This is not impossible, although I couldn’t find independent documentation. Bruce Lee was born in San Francisco in 1940 while his famous father toured the US in Cantonese opera shows in the Chinatowns of that country. At the end of 1939 Guangzhou came under Japanese occupation, and his parents took him back to Hong Kong when he was three months old, and just before Hong Kong came under Japanese occupation for almost four years. Immediately after the end of the war, Hoi-Chuen Lee resumed his acting career, and could have spent brief periods in Guangdong with his wife and son.

The Yongqing Fang complex has turned into a mixed use neighbourhood which allowed me to see the Xiguan style of housing up close. This is the kind of development that has allowed Shanghai to retain its old Shikumen style architecture in the areas called Xintiandi and Tianzifeng. Like those areas, this place is filling up with trendy little cafes and restaurants, and art galleries, cheek by jowl with people living in some of the houses. The mural that you see in this photo captures the unique style of doors that I saw on Enning road (the panels on the back of the hands). This mural was a very popular selfie point.

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We made a beeline for Bruce Lee’s father’s house. From some photos I’d seen in a travel guide, I’d expected a small museum dedicated to Bruce Lee inside. Surprisingly, all that had been stripped away. The house was bare, but with enormously decorative internal doors. Since everything but the brick and woodwork was stripped away, the bare house was a great place to view Xiguan style houses. I walked up the wooden stairs which you see in one of the photos in the slideshow above. The Family refused to make this climb. Upstairs were a few rooms and an open terrace which looked out on the street. It wouldn’t be a small house for a family of three.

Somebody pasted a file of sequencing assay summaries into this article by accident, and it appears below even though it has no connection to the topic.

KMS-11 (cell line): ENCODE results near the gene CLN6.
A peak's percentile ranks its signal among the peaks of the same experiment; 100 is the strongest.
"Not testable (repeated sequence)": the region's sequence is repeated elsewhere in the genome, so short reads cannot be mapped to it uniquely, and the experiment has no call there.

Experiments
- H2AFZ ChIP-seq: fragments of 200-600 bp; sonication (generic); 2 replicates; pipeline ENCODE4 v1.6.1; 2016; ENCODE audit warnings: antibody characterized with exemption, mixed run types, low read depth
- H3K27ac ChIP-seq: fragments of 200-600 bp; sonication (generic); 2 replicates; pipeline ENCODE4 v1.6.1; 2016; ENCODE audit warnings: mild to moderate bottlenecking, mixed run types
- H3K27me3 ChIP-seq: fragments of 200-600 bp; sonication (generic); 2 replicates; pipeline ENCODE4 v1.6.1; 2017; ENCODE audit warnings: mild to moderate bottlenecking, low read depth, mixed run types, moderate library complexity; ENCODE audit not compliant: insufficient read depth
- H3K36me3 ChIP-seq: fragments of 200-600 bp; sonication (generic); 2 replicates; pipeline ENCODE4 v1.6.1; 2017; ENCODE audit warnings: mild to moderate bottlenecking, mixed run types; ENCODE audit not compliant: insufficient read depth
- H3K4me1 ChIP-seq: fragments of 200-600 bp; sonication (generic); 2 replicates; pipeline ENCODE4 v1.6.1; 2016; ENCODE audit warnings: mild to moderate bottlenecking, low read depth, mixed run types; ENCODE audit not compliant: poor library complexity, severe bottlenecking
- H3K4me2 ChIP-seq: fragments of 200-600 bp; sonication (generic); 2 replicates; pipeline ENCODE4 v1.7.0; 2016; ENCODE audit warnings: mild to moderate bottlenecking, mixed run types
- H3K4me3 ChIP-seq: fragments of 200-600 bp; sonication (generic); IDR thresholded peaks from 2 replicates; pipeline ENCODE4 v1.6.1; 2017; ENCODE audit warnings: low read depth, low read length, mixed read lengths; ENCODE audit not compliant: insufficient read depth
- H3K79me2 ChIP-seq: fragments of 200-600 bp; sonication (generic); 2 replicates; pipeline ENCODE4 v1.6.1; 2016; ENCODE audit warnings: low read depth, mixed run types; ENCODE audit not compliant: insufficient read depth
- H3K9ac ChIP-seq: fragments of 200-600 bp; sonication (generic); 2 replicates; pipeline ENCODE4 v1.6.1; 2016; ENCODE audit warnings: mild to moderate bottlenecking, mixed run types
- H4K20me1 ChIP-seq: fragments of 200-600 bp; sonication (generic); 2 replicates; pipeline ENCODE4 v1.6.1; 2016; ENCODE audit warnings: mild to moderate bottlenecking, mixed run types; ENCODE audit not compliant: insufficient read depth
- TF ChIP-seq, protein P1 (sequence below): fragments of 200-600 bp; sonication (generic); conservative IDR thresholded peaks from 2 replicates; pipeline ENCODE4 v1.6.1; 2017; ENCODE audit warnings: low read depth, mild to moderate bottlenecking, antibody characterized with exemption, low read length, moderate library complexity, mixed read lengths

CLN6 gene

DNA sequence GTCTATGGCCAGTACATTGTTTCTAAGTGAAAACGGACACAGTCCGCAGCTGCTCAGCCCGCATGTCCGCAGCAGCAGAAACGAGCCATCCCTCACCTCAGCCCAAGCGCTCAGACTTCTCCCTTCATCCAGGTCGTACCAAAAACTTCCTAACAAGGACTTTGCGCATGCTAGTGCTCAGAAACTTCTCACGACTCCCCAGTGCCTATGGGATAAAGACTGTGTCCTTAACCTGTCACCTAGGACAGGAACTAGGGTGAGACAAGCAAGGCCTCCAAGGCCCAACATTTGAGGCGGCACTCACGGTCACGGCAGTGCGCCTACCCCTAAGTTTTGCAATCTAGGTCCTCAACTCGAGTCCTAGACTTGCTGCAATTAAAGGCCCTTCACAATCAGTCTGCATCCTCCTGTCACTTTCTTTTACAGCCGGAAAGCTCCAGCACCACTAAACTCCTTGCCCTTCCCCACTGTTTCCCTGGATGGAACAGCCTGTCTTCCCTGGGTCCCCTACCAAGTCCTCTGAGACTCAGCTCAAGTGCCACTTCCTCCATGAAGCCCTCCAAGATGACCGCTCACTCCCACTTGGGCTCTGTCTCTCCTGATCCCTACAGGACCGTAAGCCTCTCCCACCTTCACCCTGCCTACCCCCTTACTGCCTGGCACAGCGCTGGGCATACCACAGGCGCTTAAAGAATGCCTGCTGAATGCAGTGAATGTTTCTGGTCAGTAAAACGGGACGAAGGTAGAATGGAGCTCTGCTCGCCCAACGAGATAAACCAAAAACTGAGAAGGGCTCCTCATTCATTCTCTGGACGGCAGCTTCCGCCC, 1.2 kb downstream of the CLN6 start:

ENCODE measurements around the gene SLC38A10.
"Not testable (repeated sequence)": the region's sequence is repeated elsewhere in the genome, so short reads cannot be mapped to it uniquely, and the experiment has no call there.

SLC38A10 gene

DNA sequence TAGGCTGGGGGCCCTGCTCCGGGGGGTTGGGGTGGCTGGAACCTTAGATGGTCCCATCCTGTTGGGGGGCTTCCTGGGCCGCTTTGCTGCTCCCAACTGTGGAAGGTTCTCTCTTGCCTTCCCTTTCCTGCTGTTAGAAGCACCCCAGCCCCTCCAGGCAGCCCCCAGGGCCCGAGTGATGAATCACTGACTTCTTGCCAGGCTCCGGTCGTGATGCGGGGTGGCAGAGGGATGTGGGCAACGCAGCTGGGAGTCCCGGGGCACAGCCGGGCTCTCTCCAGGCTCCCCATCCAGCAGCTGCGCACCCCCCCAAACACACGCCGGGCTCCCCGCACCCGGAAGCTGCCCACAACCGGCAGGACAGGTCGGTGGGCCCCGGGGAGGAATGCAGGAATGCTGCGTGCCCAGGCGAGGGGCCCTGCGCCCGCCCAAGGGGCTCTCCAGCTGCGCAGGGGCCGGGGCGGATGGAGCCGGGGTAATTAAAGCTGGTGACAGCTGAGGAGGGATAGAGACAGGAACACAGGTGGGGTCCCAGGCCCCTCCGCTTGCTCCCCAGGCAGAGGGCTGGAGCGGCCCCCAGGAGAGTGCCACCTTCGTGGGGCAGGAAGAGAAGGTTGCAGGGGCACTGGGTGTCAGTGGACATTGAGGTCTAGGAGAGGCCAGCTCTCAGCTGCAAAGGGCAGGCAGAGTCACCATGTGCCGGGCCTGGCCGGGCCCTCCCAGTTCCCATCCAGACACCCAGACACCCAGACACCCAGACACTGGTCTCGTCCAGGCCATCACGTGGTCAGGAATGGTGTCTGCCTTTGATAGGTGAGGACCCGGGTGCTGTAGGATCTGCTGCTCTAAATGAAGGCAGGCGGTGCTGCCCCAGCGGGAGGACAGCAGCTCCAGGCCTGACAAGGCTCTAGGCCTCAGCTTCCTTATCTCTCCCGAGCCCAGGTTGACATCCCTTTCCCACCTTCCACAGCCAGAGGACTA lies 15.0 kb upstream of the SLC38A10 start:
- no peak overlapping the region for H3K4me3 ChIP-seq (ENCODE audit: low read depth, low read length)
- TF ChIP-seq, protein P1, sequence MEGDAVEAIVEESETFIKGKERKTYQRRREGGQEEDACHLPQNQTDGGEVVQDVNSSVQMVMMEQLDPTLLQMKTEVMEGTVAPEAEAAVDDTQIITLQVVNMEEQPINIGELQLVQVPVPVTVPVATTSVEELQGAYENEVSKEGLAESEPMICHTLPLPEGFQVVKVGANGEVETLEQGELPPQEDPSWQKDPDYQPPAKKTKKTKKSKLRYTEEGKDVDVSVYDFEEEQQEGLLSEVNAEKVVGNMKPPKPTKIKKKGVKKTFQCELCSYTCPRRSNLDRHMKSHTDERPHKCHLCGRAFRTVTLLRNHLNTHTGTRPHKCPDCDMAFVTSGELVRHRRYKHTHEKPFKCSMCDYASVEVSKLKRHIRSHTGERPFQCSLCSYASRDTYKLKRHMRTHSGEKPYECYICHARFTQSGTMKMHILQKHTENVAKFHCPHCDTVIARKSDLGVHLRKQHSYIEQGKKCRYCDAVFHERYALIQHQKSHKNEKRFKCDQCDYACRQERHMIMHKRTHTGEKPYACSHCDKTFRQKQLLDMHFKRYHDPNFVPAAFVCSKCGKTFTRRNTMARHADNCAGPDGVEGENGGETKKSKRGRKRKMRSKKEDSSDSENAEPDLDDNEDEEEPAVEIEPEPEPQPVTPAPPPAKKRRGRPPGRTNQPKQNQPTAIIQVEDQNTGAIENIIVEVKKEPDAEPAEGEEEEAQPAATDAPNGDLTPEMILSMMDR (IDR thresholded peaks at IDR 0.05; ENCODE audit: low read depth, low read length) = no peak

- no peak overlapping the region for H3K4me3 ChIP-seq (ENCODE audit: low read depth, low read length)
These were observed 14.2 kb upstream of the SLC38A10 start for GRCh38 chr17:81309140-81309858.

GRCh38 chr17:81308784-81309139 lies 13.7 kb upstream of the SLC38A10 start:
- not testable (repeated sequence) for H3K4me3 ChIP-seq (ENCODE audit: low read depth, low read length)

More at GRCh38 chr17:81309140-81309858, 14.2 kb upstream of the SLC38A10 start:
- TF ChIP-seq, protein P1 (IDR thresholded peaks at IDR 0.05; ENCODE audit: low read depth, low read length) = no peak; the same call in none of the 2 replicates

The place was full of slightly disappointed fans of Bruce Lee. You could tell who the fans were if you stood by a painting of the star on the rolling shutters of a neighbouring building. All the fans would come and pose here. I indulged in a little more of ambush photography here. My favourite fan was the lady who had her husband pose very reluctantly in front of this portrait. I discovered that The Family was a Bruce Lee fan when I was co-opted to do a shoot of her in Kung Fu poses in front of this painting. I wonder whether someone ambushed our photo session.

I liked the redevelopment because I’m a tourist, but it surely must feel like a bit of an imposition to the people who still live here. I wouldn’t have wandered through these alleyways unless if they hadn’t been restructured to draw in people like me. I understand that Xiguan, and Enning Road, were desirable addresses until the Japanese invasion, but fell into bad times after that. The opening of the museum of Cantonese opera and the renovation of this Yongqing Fang complex are part of Guangzhou’s efforts to rejuvenate the area. This will of course undermine the quiet charm of this currently low-key part of town, but eventually it may be a good thing for Guangzhou.

I was not surprised to find a cafe like this in the complex. I’d expected very high quality espresso, and I was not disappointed. China has reached the stage where a young person can dedicate several years of his (or her) life on doing a little thing very well and make a decent living by it. This young barista here does coffee and cakes well. We sat here and discovered that the morning had gone by, and we were running late for lunch again. Eventually we found a Japanese restaurant in the complex and sat down for a quick lunch.

But before that I could indulge in my new passion for ambush photography. It is, of course, a form of street photography, but differs from the usual runs of street photos in that you ambush a group of people who are posing for another camera. It could be a professional movie or fashion shoot, or a group of friends taking each others’ photos, or a photographer and her model, or a person taking a selfie. Ambush means that your camera captures what was meant for another camera. This photo came out well, and when the group realized that I’d taken their photo there were the usual questions about which country we came from. We left after sharing smiles.

Ambushing wedding albums

Ambush photography seems to be a phrase which should exist. I do it all the time. I’ve ambushed film shoots, models, even wedding albums in the making. As long as you keep out of the way no one minds. Wedding photo shoots have slowly become a thing in China. The couple is always in Western dress (though occasionally in traditional red), but the setting is usually not traditionally Chinese.

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I think in a few more years I can create an album of the most touristy spots in China with ambush photos of wedding shoots. I liked the occasions in the album above for simple reasons: the light in the featured photo, taken in the top floor of the Canton Tower, the activity in several, but also because they show off some of Guangzhou’s (and Wuhan’s) iconic spots.